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Think about elections. Do you know anyone who votes? What are their reasons for doing so? Do you know anyone who can vote but doesn't? What are their reasons for not voting? Think of an event that draws a large number of people, such as a major movie or concert. What are some of the things that encourage people to be there and participate? Could anything similar be done to encourage participation in elections?
Use Further Research and Canadian Documents to help you with the activities below.
Activity 3: Writing a Political Speech
Compose Your Thoughts
Official statement by Lieutenant Governor Sir Francis Bond Head (1793-1875) in response to demands that he dissolve the House of Assembly of Upper Canada, May 28, 1836
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This document expresses allegiance to the King and proudly proclaims: "The people of Upper Canada detest democracy." How are democratic decisions influenced?
You decide to hold a press conference and make a speech presenting your party's most convincing arguments. You need to be the first to win over your voters! Some ideas to get you started:
- Refer to Further Research and Canadian Documents for examples of political speeches. What ideas can you get from speeches that reflect your party's political position? How are important topics presented?
- What is political rhetoric? Where can you find examples of it? How could you use it in your speech?
- Pick an intriguing or surprising way to begin your speech. This might be an unusual statement, a witty observation, an inspiring quotation, or perhaps some startling statistics. Your goal is to grab the attention of your listeners.
- Identify issues of concern to your voters. In your speech, engage their frustrations or fears. Use your arguments to explain how you will address these issues. How do you make your political position appealing to a wide variety of voters? Ideas include: pointing out how you are different than your competitors, using diversion, and making your position about a bigger issue.
- Are there issues you will have to emphasize or avoid? Plan to address one or two difficult questions from the press using political rhetoric.
- Make full use of your vocal expression and physical gestures. Consider using an unusual prop, a sign, or even a political "stunt" with the help of your supporters (a demonstration, cheer, or other planned performance).
- In your party, take turns presenting your speeches. Vote on one representative for the class press conference. At the press conference, it will be the job of the rest of the group, acting as reporters, to ask the party representatives some difficult questions! Will they handle the pressure like experienced politicians?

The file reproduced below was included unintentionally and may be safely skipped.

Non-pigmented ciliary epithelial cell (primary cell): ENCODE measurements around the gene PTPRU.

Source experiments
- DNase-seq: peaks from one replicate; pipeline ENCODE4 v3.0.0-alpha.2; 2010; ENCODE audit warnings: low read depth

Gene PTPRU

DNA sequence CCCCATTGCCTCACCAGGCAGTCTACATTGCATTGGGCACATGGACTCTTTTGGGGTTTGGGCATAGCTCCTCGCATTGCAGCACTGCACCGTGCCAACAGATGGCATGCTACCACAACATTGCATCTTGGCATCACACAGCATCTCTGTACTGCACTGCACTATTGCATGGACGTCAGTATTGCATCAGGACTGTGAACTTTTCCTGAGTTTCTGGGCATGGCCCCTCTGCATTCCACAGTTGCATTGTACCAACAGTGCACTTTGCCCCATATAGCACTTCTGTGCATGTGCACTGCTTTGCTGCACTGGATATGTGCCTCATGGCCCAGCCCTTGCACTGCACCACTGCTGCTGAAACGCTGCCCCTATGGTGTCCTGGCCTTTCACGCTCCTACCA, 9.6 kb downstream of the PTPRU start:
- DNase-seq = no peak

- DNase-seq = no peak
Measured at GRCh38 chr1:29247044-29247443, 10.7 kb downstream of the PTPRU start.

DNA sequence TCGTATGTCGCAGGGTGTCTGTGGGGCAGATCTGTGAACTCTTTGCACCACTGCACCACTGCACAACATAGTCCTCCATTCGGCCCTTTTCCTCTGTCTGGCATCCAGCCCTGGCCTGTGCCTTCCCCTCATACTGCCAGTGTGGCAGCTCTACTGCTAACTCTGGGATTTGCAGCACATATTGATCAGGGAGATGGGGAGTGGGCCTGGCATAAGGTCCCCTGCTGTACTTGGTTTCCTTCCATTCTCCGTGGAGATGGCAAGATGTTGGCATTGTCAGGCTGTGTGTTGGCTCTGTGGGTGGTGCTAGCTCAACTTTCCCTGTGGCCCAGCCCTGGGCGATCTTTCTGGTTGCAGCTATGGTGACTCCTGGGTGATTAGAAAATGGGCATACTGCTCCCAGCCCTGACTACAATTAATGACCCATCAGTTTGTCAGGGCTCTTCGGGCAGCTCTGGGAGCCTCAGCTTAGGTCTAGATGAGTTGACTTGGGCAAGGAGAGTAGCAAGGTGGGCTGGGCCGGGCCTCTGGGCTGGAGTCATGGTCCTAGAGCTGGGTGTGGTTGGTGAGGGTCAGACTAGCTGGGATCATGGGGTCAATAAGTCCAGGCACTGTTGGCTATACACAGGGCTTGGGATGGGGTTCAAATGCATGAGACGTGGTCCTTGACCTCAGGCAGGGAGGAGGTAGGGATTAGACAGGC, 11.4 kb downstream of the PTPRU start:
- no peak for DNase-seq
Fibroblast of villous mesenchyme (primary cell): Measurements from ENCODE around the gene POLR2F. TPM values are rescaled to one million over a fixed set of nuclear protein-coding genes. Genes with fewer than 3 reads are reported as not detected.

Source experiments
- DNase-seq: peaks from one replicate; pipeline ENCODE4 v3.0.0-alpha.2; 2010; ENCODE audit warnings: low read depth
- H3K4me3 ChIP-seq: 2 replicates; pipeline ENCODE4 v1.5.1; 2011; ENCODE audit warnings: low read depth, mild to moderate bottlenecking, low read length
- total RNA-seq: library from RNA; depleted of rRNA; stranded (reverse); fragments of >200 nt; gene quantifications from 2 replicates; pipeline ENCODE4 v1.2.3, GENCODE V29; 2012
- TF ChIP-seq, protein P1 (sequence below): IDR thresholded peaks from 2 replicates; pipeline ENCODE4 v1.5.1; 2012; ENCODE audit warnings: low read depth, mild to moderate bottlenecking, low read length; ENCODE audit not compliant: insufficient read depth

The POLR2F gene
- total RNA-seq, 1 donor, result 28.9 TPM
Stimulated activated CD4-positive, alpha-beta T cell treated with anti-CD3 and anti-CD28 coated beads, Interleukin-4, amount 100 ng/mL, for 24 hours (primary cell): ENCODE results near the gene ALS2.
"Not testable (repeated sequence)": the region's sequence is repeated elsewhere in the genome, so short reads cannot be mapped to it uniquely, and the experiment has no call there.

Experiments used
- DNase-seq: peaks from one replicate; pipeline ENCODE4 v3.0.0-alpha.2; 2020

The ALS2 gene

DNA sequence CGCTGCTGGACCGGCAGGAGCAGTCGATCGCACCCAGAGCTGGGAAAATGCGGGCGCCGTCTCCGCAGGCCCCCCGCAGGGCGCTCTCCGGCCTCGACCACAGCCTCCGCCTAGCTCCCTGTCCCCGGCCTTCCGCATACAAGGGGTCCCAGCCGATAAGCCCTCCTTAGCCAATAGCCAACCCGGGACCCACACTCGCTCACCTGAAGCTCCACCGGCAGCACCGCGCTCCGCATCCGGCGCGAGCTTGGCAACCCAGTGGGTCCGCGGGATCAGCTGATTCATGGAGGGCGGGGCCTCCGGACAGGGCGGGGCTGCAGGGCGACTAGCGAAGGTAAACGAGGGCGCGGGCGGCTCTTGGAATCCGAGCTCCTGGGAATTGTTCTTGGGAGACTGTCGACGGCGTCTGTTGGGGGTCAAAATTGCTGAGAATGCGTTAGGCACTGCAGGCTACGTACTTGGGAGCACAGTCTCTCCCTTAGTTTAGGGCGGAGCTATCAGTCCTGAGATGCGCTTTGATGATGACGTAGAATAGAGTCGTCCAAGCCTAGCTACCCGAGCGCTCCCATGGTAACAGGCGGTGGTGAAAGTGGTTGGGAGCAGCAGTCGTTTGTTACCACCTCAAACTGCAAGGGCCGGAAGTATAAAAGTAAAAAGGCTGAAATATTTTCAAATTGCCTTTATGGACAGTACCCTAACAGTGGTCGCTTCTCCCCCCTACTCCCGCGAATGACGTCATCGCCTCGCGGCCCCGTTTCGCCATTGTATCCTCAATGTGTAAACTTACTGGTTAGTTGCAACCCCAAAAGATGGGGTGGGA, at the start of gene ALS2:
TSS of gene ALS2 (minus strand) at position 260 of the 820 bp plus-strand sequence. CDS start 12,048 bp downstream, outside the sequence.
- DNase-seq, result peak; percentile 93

Activity 4: Protecting the Vote
Compose Your Thoughts
Notice describing the "Classes of persons entitled to vote at parliamentary elections for ridings in Upper Canada," printed after 1855
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Democracy is impacted when individuals or groups are excluded from voting. What is the connection between voting and democracy?
Voter turnout can make or break your career in politics. Of course, your party has strong democratic ethics, and you want to make sure all voters will participate. Unfortunately, not everyone has the opportunity or the intention to vote.
What groups of people may be prevented from voting or may decide not to participate in voting?
Your challenge is to address voter turnout. Use Further Research and Canadian Documents to research and make a list of groups of people that may not have strong voter turnout.
In 250 words, summarize one or two key issues affecting voter turnout. Explain two or three strategies that you will use to address this issue. Consider new ways to encourage voter participation, anticipate any challenges that might arise, and outline a logical plan to accomplish your goals.
Canadian nursing sisters in France voting in the Canadian federal election, December 1917 [ Source ]
Explore The Canadian State Political Library, a digital collection of historical books related to Canadian politics and government.